The Mascot 112 is a completely new Marble design that is based on the old brand Masco. The Marble Mascot has warm and round clean tones with a nice woody character and a modest crispy top, detailed without being to predominant, great for 50ties jazz and blues tunes. The Mascot, when overdriven, produces a compressed and fattened tone with a chimey top end. In addition, it boasts an effect loop and a 3-way power switch to select 10, 20 or 30 watts output. Old school tone with today’s tonal flexibility!
We have made a big effort to perfectly match the looks and electronics with classic 40ties and 50ties designs. Details such as the Charcoal powder coated chassis and control panels, a silkscreened front grill and a three-tone brown tolex cabinet with white striped trim complete the package.
Masco amps were manufactured in Long Island City, New York, by the Mark Alan Simpson Co (M-A-S-Co). Masco has come to some prominence again largely in vintage-minded blues-harp circles, where vintage-minded blowers are fond of converting Masco all-tube PAs into harp amps. Old Masco PAs can make great guitar amps, too, but the company also manufactures dedicated guitar combos right alongside its PA production in the 1940s and ’50s.
As with many amps of those days, the Marble Mascot has a split pre-amp / power-amp design where the pre-amp chassis is mounted on top of the amp and the power-amp chassis, that also houses the power supply, is located in the bottom of the cabinet. Between those two amp parts, a Classic Alnico loudspeaker finds its place. Looking at the rear side we find a 5U4G rectifier, a duet of small bottled 5881, and two more 9-pin double triodes.
The pre-amp design is based on a double triode (12AY7) with as little parts a possible to catch the perfect and unspoilt tones of your instrument. A volume control incorporates a push pull function for two different tonal settings (tough and tender) and a single tone control that gives just enough bandwidth to achieve that lush tone with warmth and distinction.
The first of the triodes (12AT7) runs a tube buffered effect loop to easily insert effects like tremolo and reverb. Extreme care is taken with the design of the effect loop so that it sounds very transparent and does not change your original tone. If wanted the effect loop can be switched out of the signal path completely.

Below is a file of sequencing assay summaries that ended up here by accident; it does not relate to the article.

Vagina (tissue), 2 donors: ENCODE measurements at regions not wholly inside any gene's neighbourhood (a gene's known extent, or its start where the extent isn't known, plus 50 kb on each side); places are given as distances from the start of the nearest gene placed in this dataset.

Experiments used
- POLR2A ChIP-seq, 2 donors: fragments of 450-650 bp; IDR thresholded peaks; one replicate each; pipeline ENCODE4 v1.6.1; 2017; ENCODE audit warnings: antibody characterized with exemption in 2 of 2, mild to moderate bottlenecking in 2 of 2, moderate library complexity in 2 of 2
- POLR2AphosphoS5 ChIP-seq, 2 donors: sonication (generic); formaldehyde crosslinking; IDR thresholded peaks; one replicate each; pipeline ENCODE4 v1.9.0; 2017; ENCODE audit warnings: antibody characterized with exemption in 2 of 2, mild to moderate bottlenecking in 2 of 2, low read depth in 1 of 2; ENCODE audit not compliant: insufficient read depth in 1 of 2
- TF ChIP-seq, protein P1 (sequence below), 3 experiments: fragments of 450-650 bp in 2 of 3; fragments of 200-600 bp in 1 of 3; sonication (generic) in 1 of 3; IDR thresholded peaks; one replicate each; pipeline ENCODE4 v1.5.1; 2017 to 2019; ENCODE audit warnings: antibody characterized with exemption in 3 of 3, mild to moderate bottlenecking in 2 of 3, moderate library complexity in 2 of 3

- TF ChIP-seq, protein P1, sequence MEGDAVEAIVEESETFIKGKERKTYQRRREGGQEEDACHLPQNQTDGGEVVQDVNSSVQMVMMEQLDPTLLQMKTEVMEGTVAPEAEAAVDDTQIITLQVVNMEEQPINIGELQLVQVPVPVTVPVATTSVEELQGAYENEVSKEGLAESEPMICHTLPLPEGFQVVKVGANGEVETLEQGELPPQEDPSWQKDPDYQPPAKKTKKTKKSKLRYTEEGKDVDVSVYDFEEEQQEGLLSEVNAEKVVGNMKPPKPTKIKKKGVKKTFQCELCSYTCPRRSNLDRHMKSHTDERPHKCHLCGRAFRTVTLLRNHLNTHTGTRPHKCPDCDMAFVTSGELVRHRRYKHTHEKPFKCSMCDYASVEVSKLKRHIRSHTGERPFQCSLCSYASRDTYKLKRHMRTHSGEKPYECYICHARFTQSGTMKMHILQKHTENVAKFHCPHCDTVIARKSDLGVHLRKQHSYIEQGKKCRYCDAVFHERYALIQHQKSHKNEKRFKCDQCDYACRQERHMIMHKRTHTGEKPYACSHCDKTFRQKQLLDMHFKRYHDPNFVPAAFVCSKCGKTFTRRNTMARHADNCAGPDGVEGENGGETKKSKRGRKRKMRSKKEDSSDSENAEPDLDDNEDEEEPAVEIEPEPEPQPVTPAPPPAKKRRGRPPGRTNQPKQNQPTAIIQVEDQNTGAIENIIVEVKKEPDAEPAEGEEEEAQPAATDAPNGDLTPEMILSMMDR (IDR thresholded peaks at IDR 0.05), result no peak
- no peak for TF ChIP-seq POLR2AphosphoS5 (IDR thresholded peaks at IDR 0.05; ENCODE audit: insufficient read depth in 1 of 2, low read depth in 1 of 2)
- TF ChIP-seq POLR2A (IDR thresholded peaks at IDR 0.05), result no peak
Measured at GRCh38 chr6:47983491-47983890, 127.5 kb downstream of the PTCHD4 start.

The second double triode (12AY7) is the phase inverter of the amp, that drives the power tubes. Marble Amps has chosen a proven old fashioned inverter circuitry, again with as few parts as possible, pure in its constructional simplicity. Balance and stability are ensured by the use of high quality close value components.
The Power amp is basically a plain simple 50ties MASCO PA design, but Marble Amps has enhanced it with a couple of tricks to keep it as pure as possible but making it a touch more versatile.
The power tubes that are used in the Mascot 112 are small bottle 5881’s, a close relative of the 6L6. Actually the Mascot 112 accepts 6V6, 6L6 and 5881 without any adjustment since the power amp is operated in auto bias mode. The Rectifier is a standard 5U4. To introduce more sag or dirt it is possible to install a 5V4GT or even a 5Y3GT without the need for adjustments.
The back panel of the Mascot 112 reveals the existence of the earlier mentioned additions. These older amp designs often sound so pure and smooth but… They also were just one trick ponies, with just one good usable sound. We wanted to keep the pure and smooth sound but not get stuck on this one trick.
Why doesn’t the Mascot have any onboard effects like tremolo or even reverb? To catch the tone of the era of the late 40ties and early 50ties we feel that our “old school as few parts as possible” concept really works. Just give it a try and find out what it does without any effects inserted. But it doesn’t stop here, like in the old days. You can easily insert all kind of effects. We have added send and return sockets and a separate effect loop level control. Apart from the effects section there is a line insert which operates like any normal line out but also functions to interconnect one or more power-amps to one single pre-amp.
A master volume controls the amount of signal to pass to the power tubes. The bias control actually biases the amount of feedback that is injected back into the driver circuitry to obtain a tight or more loose character. The 3 way power switch selects 10, 20 or 30 watts where the power tubes are switched to run in different classes of operation and at different primary impedances on the output transformer. This way 3 power output settings are available, each with a different point of break up. In combination with the bias control, the smoothness of the output power can be varied from relatively clean and tight to overdriven and compressed like these old babies did all the time.
We finish off the Marble Mascot 112 with a Weber Alnico Loudspeaker that is designed and tweaked to exactly reproduce those old tones with distinction and authority, but modest and smooth as well.